Austin, Texas Merck & Co. is helping bankroll efforts to pass state laws requiring girls as young as 11 or 12 to receive the drugmaker's new vaccine against the sexually transmitted cervical-cancer virus.
Some conservatives and parents'-rights groups say such a requirement would encourage premarital sex and interfere with the way they raise their children, and they say Merck's push for such laws is underhanded. But the company said its lobbying efforts have been above-board.
With at least 18 states, including Kansas, debating whether to require Merck's Gardasil vaccine for schoolgirls, Merck has funneled money through Women in Government, an advocacy group made up of female state legislators around the country.
A top official from Merck's vaccine division sits on Women in Government's business council, and many of the bills around the country have been introduced by members of Women in Government.
"Cervical cancer is of particular interest to our members because it represents the first opportunity that we have to actually eliminate a cancer," Women in Government President Susan Crosby said.
Gardasil, approved by the federal government in June, protects girls and women against strains of the human papillomavirus, or HPV, that are responsible for most cases of cervical cancer. A government advisory panel has recommended that all girls get the shots at 11 and 12, before they are likely to be sexually active.
But no state has yet to add Gardasil to the list of vaccinations youngsters must have under law to be enrolled in school.
Merck spokeswoman Janet Skidmore would not say how much the company is spending on lobbyists or how much it has donated to Women in Government. Crosby also declined to specify how much the drug company gave.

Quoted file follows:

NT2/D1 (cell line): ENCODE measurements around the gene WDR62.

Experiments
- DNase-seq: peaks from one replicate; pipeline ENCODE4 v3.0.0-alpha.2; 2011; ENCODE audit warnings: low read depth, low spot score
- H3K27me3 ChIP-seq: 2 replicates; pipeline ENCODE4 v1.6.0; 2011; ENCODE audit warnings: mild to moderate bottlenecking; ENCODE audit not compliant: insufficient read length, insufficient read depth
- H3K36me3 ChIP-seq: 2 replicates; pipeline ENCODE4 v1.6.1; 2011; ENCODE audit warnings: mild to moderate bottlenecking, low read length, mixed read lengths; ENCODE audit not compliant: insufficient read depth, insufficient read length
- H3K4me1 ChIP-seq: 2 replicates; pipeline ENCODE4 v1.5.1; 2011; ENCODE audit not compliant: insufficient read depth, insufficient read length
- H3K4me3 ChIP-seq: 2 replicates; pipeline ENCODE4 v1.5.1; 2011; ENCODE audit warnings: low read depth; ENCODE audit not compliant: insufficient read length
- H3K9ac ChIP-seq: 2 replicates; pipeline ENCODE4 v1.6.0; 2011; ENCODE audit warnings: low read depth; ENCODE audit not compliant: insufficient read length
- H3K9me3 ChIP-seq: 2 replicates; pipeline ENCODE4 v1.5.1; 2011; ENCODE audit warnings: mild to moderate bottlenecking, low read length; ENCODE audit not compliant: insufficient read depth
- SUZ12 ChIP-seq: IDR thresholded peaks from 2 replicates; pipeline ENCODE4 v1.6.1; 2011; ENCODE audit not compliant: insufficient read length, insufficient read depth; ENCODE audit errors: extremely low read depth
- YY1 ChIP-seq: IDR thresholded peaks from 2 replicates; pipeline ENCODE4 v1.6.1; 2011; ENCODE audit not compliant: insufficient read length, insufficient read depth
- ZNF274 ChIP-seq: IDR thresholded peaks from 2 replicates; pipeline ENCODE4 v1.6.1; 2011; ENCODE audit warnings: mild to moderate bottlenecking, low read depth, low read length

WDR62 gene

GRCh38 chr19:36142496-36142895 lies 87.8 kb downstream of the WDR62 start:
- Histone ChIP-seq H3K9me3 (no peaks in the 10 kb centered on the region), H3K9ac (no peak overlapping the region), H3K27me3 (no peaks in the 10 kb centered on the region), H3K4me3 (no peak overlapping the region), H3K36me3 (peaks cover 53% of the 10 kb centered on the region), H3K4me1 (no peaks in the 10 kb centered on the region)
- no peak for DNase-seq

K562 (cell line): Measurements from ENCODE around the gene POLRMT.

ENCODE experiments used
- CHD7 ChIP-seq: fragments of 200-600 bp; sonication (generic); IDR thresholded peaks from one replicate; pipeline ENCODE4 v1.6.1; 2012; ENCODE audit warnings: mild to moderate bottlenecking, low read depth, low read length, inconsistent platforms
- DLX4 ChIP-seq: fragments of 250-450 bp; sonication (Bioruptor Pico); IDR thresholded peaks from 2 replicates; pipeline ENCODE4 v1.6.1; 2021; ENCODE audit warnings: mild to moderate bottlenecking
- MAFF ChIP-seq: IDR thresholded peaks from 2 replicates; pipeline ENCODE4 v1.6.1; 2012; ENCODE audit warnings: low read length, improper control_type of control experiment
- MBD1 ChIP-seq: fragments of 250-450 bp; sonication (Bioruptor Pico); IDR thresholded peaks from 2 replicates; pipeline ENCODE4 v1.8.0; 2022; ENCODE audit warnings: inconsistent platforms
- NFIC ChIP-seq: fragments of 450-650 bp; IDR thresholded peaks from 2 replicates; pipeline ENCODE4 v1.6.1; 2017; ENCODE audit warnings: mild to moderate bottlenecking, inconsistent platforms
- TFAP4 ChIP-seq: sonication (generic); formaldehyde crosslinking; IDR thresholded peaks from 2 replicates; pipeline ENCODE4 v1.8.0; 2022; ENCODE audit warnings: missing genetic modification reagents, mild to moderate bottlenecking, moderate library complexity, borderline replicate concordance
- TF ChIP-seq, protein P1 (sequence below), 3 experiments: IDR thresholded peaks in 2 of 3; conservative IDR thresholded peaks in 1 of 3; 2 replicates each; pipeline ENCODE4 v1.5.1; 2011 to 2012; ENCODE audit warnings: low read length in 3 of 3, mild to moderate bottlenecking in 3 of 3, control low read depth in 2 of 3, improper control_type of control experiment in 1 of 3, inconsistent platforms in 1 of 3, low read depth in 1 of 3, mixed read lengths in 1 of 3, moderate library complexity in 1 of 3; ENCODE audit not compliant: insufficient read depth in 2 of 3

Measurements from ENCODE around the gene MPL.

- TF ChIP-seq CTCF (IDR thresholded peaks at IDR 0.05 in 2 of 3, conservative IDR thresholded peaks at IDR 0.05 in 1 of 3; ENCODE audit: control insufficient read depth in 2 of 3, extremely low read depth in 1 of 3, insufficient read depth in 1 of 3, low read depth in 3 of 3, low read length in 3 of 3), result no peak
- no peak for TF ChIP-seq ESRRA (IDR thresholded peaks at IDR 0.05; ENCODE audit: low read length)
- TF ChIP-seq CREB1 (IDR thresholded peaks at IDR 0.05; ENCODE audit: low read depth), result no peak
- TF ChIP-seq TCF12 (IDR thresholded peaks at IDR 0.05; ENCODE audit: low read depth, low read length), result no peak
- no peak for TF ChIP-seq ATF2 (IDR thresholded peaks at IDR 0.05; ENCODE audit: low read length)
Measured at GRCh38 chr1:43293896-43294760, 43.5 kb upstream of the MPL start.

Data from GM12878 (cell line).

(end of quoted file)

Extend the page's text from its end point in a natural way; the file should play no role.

But Skidmore said: "We disclosed the fact that we provide funding to this organization. We're not in any way trying to obscure that."
The New Jersey-based drug company could generate billions in sales if Gardasil - at $360 for the three-shot regimen - were made mandatory across the country. Most insurance companies now cover the vaccine, which has been shown to have no serious side effects.
Cathie Adams, president of the conservative watchdog group Texas Eagle Forum, said the relationship between Merck and Women in Government is too cozy.
"What it does is benefit the pharmaceutical companies, and I don't want pharmaceutical companies taking precedence over the authorities of parents," she said.
Adams said that Merck's methods of lobbying quietly through groups like Women in Government in addition to meeting directly with legislators were common in state government but still should raise eyebrows.
"It's corrupt as far as I'm concerned," she said.